“Few people can be happy unless they hate some other person, nation or creed”
A must for all discerning readers!
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on 16 March 2004
A funny book. The style is ok but the subject matter is funny and scary. Our borders policed by such a motley crew.
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0 of 1 people found the following review helpful
TOP 1000 REVIEWERon 27 December 2006
The old adage that a beginning writer should "write what you know" certainly applies to this debut comic crime novel by former immigration officer Saint. He uses his decade of experience on the front lines to paint a surely exaggerated portrait of what happens in the immigration halls of Heathrow Airport. The story follows Henry, a college-educated five-year veteran who hates both his job and pretty much everyone he works with. After an initial orientation to Terminal C and his job, things get rolling when a grim looking Chinese man lands with no visa and Henry detains him. But when a superior shows up and whisks the Chinese man away just before some Special Branch police show up with "Wanted" fliers with his photo, leaving Henry to wonder if he should report the matter.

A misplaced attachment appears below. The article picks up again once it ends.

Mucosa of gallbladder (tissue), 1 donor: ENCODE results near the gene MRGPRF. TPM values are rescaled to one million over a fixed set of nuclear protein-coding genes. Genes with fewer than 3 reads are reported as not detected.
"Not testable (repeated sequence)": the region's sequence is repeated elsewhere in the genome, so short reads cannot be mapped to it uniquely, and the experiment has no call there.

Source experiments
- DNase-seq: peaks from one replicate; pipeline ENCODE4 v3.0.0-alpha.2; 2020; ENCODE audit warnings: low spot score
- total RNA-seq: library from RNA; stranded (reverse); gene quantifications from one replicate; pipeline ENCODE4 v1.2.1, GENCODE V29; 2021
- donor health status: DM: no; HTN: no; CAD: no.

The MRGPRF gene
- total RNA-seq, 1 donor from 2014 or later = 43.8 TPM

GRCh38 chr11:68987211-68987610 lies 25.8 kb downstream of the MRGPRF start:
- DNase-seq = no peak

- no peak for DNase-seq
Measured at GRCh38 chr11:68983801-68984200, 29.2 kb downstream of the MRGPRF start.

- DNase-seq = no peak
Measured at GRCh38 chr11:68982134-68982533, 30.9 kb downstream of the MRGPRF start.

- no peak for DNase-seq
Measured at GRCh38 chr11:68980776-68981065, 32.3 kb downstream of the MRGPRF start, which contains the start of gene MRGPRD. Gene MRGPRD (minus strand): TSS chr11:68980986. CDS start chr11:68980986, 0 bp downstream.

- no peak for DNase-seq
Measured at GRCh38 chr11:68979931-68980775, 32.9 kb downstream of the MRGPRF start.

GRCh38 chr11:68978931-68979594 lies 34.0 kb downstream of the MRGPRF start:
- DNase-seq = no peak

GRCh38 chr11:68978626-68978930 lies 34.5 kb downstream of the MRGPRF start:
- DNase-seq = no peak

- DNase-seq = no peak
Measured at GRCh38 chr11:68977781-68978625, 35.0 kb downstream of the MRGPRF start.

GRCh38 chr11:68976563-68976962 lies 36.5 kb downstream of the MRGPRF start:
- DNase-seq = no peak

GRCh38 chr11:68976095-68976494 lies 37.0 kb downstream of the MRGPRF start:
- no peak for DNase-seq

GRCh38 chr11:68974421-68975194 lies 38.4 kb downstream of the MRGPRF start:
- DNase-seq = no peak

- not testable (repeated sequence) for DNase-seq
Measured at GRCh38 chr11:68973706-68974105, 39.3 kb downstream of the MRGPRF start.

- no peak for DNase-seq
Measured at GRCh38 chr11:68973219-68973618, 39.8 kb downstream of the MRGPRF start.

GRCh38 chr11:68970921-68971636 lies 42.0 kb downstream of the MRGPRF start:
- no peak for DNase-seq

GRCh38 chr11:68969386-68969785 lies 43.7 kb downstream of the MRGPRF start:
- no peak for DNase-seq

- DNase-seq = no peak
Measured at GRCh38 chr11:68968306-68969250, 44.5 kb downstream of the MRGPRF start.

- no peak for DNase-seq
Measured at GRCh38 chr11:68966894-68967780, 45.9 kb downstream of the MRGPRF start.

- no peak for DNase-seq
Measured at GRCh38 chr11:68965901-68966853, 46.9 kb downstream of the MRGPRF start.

What follows is a pretty simple tale of corruption and CYAing, as Henry desperately tries to avoid getting framed and/or killed in a scheme orchestrated by higher-ups. Although every move he makes seems to only worsen his plight, once a video camera is introduced about halfway in, you know salvation is at hand. In stories like these, the video camera is like Chekhov's gun, you just sit back and wait for it to be used. In any event, Henry's plight is of less interest than the insider's view of the immigration service. No matter where one stands on the immigration debate, there is plenty to shake your head at. From the legions of Nigerian imposters to the racist immigration officers, Saint lays out the full spectrum and even though it's broadly farcical, it's also rather depressing. Forgery, bribes, sham marriage, refugees of all stripes, rhyming slang, vicious office politics and sordid romances, it's all here. At times, the nasty colleagues all start to run together, as does some of the passenger bashing, and the plot is very thin, but it's generally entertaining enough to warrant a mild recommendation.